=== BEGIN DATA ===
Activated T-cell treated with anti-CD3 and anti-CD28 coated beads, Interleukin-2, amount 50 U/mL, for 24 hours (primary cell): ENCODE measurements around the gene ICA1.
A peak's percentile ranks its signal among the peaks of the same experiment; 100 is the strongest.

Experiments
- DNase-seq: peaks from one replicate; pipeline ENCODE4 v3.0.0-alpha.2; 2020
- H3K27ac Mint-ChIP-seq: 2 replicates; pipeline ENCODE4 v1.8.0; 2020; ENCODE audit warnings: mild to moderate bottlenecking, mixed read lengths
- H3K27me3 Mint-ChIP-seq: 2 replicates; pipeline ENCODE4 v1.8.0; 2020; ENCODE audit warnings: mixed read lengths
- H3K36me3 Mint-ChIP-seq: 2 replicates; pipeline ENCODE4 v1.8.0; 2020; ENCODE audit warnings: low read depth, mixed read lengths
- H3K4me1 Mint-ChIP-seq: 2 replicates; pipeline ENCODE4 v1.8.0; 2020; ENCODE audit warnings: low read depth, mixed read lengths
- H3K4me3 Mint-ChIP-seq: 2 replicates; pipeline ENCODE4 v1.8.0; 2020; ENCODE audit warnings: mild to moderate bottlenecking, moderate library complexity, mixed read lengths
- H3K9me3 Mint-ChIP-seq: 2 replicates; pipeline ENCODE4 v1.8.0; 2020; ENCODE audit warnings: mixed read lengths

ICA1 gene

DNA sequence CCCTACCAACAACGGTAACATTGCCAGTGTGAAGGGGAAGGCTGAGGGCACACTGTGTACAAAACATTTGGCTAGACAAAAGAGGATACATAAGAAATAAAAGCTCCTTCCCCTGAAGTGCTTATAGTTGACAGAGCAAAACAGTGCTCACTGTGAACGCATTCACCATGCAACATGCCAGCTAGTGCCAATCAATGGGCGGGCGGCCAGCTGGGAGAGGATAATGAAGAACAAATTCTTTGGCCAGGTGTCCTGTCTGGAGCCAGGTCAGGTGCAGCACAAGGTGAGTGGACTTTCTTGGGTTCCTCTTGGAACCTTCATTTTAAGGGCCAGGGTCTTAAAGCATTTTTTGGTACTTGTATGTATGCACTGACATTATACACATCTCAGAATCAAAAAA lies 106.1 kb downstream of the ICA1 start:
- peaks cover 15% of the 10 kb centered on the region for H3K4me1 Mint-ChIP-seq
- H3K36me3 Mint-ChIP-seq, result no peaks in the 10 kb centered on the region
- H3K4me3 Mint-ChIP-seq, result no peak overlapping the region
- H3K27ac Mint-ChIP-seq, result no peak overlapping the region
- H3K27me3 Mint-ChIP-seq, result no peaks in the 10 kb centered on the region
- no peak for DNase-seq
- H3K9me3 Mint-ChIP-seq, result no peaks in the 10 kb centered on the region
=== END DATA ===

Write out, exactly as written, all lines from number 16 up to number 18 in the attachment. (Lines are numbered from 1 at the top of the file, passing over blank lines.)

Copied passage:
- H3K27ac Mint-ChIP-seq, result no peak overlapping the region
- H3K27me3 Mint-ChIP-seq, result no peaks in the 10 kb centered on the region
- no peak for DNase-seq